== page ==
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Cavemen and women travelled everywhere by foot. They didn’t have cars, or subways, or even bicycles. Everywhere they went, they walked. Often, that journey was several miles per day. If a saber tooth tiger was chasing them, they ran: fast!  Reconsider your transportation choices and try walking where possible.

They hunted and gathered their own food, and never, ever called for take-out.     Procuring food was very physical, and preparing it was also a task. Think about the energy needed pick berries, hunt and skin animals and even the act of rubbing sticks together to create fire. While we don’t really expect anyone to be hunting and fishing in urban areas, the act of preparing your own food increases your activity level, and provides you the opportunity to prepare cleaner, healthier meals.

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Our prehistoric pals ate a diet rich in fish, meat, fruits, vegetables, nuts and berries. Fast food, sweet treats and refined carbs didn’t exist. Clean eating was a way of life.  If you aren’t ready to go Paleo, consider giving up things that come in packages and eat only fresh foods.

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Neanderthals had overdeveloped right arms, originally thought to be a result of carrying heavy spears. Recent findings from archeologists in Cambridge debunked this theory, citing the many hours spent scraping animal skins to make clothing as the reason for this discrepancy. What repetitive motion based chores do you do that require a little muscle?

Many of our health woes have emerged due to the conveniences of modern living. Before you jump in the car and drive to the fast food restaurant, ask yourself “ What would a cave man do?” The answer just might be the secret to good health.

photos: Glasshouse Images

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Eat Your Vegetables

July 20, 2012

It’s no secret that I am a big fan of the Union Square Greenmarket.

I tend to go on Saturday mornings, after a particularly grueling cycling class down the street, and pick up whatever strikes my fancy.

While the greenmarket goodies tend to last longer than their supermarket purchased counterparts, fresh produce only lasts so long.

I was thrilled to stumble upon some tips in the New York Times Dining section this week, on how to prolong the freshness of summer’s vegetable bounty.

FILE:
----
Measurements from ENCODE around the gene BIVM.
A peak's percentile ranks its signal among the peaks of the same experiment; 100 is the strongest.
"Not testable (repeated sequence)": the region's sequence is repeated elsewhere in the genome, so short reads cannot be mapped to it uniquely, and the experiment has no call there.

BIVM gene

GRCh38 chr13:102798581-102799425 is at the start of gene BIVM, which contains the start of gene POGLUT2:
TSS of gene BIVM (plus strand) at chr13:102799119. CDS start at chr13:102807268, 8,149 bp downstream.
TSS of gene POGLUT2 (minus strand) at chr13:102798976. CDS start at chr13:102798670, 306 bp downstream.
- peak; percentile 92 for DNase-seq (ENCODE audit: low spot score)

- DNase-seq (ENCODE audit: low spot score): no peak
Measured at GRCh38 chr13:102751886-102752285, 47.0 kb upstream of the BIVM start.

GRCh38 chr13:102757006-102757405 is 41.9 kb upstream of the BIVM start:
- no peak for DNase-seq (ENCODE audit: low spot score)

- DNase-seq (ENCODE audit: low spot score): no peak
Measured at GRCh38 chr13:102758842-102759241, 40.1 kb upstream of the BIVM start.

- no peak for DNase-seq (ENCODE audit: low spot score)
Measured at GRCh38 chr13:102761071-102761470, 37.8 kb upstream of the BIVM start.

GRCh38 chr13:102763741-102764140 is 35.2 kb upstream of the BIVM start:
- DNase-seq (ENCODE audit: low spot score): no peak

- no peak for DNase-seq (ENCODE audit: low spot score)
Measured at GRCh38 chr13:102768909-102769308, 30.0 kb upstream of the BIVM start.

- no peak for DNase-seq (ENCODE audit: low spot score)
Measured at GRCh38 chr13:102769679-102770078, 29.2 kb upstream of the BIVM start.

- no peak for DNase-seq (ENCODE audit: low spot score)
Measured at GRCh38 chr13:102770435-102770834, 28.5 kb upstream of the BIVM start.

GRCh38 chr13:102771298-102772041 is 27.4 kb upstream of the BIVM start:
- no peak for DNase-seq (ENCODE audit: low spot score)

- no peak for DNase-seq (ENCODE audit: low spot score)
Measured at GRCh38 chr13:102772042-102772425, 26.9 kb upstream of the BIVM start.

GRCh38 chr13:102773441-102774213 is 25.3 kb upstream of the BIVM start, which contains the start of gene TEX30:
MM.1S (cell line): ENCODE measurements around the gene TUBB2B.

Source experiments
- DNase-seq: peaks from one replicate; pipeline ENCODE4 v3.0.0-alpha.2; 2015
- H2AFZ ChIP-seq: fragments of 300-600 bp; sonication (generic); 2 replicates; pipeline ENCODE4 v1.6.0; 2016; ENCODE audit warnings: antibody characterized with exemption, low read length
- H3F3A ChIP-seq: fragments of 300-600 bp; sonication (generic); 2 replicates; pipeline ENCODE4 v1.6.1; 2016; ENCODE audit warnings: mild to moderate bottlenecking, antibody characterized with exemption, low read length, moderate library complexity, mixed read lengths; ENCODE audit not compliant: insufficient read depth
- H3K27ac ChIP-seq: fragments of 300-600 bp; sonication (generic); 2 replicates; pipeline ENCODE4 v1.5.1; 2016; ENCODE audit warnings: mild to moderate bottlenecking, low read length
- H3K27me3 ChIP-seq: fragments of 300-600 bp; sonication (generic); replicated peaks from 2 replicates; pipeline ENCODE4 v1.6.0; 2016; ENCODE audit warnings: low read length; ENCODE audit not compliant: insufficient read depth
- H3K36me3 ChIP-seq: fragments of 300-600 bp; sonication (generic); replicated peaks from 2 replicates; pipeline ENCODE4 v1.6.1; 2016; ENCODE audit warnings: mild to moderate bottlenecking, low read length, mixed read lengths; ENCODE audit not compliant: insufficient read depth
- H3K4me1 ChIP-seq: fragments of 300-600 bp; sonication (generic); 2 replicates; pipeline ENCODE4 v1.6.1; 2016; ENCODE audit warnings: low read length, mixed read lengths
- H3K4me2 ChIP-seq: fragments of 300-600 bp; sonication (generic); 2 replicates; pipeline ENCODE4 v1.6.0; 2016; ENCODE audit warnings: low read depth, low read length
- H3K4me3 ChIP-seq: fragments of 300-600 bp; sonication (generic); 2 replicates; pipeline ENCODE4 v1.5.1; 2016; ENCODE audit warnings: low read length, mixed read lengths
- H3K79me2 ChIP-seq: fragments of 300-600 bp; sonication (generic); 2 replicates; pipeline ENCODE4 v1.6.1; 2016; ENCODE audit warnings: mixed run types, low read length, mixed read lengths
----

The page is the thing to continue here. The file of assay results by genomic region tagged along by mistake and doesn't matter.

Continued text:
Here are a few key tricks to preserving the produce of the season:

Greens, like lettuce, are best washed in advance, dried and stored.

Soft herbs such as basil and soft produce such as mushrooms and berries should be washed when used, as the water will speed spoilage. I find that putting basil in a glass of filtered water that comes a few inches up the stems, keeps it fresh for several days. Frequent readers will note that I am also a big proponent of making pesto, and basil oil while it’s still green and “perky”.

Anything that comes in bunches, should be released from it’s binding, as the closer the vegetables are packed, the faster they will rot.

Leafy tops of root vegetables, such as carrots and beets should be trimmed to 1” long to prolong freshness but prevent them from drying out.

Fruits and vegetables should be stored separately, as the ripening fruit emits ethylene, which damages vegetables.

Some produce will continue to ripen on the counter: stone fruits, melons, mangoes, apples, pears, tomatoes and avocados.  Bell peppers, citrus fruits, and berries will only deteriorate.

Bananas ripen quickly, and will speed the ripening of anything they are stored with.

If you can, cut and simply cook vegetables, as they will last longer in the refrigerator that way. Prepare them separately, to allow more flexibility in their use.

Intimidated by the skills needed to slice and dice vegetables? Have no fear.

The specialty market Eataly, just north of Union Square employs a fulltime vegetable butcher who will peel and cut your produce to order.

Photo: Glasshouse Images